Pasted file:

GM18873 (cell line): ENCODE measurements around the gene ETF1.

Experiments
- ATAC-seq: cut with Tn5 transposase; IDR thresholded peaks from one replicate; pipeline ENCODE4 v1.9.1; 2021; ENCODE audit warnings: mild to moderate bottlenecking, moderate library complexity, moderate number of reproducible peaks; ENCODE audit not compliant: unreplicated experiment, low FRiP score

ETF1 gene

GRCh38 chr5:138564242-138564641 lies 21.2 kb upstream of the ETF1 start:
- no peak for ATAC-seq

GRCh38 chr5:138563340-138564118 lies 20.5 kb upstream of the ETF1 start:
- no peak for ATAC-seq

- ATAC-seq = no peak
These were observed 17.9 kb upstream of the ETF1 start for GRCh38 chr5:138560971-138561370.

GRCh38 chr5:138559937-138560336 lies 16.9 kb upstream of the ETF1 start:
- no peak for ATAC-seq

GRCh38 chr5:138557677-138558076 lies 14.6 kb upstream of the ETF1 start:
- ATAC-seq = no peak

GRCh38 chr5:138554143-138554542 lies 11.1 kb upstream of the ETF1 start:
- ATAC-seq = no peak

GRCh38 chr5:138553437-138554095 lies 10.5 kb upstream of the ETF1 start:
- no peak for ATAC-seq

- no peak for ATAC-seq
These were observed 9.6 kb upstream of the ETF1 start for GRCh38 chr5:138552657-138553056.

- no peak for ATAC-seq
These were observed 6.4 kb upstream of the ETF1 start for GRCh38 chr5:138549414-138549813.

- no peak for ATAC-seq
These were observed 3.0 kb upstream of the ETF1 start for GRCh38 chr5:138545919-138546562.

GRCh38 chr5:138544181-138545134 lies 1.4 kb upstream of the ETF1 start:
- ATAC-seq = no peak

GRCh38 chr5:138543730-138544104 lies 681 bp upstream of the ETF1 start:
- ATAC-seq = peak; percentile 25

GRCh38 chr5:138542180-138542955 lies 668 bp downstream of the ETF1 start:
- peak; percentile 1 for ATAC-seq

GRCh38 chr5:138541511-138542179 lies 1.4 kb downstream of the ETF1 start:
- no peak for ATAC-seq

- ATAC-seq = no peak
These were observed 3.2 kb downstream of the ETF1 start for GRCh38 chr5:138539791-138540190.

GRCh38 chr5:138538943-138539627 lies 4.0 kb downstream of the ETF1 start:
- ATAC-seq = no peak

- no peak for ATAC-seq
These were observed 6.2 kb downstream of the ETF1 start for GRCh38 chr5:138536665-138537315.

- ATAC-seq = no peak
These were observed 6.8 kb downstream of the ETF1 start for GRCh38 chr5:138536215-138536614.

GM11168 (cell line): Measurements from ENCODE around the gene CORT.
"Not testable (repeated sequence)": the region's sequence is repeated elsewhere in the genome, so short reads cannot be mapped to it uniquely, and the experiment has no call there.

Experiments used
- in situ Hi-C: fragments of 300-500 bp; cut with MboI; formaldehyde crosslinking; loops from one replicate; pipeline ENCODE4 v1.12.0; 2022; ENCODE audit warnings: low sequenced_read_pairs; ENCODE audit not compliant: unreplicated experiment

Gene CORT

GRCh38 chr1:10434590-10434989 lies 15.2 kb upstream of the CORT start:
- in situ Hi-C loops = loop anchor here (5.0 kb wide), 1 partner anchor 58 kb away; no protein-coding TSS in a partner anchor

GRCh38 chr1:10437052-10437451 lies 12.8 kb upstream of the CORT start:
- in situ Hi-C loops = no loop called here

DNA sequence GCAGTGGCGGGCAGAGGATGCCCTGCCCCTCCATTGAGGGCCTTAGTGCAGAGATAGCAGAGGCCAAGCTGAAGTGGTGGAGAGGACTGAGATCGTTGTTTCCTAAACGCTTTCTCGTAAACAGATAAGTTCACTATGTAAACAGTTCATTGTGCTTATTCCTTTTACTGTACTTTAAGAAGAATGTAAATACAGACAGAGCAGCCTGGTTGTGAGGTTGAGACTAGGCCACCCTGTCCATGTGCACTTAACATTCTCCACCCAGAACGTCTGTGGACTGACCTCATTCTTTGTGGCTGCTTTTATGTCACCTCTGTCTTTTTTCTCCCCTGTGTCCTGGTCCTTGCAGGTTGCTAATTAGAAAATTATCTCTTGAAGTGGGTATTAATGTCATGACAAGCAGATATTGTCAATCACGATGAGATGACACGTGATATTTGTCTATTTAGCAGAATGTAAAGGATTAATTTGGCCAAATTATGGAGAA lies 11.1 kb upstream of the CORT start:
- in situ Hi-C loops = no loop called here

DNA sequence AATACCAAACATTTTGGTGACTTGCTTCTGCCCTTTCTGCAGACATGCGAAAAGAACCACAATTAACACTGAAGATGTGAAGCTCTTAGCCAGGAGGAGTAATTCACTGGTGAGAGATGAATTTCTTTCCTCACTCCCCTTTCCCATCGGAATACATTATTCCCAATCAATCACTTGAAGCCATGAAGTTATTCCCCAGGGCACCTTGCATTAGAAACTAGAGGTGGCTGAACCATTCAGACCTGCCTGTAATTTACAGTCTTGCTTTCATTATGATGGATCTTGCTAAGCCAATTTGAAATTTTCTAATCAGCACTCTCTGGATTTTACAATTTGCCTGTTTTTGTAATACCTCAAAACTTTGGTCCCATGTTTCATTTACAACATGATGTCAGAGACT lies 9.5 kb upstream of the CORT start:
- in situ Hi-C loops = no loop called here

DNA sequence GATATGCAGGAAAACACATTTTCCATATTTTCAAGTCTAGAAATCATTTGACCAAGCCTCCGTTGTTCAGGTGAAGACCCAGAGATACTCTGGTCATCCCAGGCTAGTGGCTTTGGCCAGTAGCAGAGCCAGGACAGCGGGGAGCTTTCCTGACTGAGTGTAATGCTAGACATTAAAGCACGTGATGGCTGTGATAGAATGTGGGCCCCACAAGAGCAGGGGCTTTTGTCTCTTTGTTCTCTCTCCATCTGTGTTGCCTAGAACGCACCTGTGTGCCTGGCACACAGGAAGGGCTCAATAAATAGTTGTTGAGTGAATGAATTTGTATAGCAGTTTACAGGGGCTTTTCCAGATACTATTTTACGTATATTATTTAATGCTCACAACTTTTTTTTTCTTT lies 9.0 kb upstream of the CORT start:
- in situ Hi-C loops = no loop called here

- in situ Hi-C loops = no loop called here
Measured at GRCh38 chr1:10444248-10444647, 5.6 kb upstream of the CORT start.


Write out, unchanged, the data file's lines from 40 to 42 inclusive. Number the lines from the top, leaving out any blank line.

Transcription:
These were observed 6.8 kb downstream of the ETF1 start for GRCh38 chr5:138536215-138536614.

GM11168 (cell line): Measurements from ENCODE around the gene CORT.
"Not testable (repeated sequence)": the region's sequence is repeated elsewhere in the genome, so short reads cannot be mapped to it uniquely, and the experiment has no call there.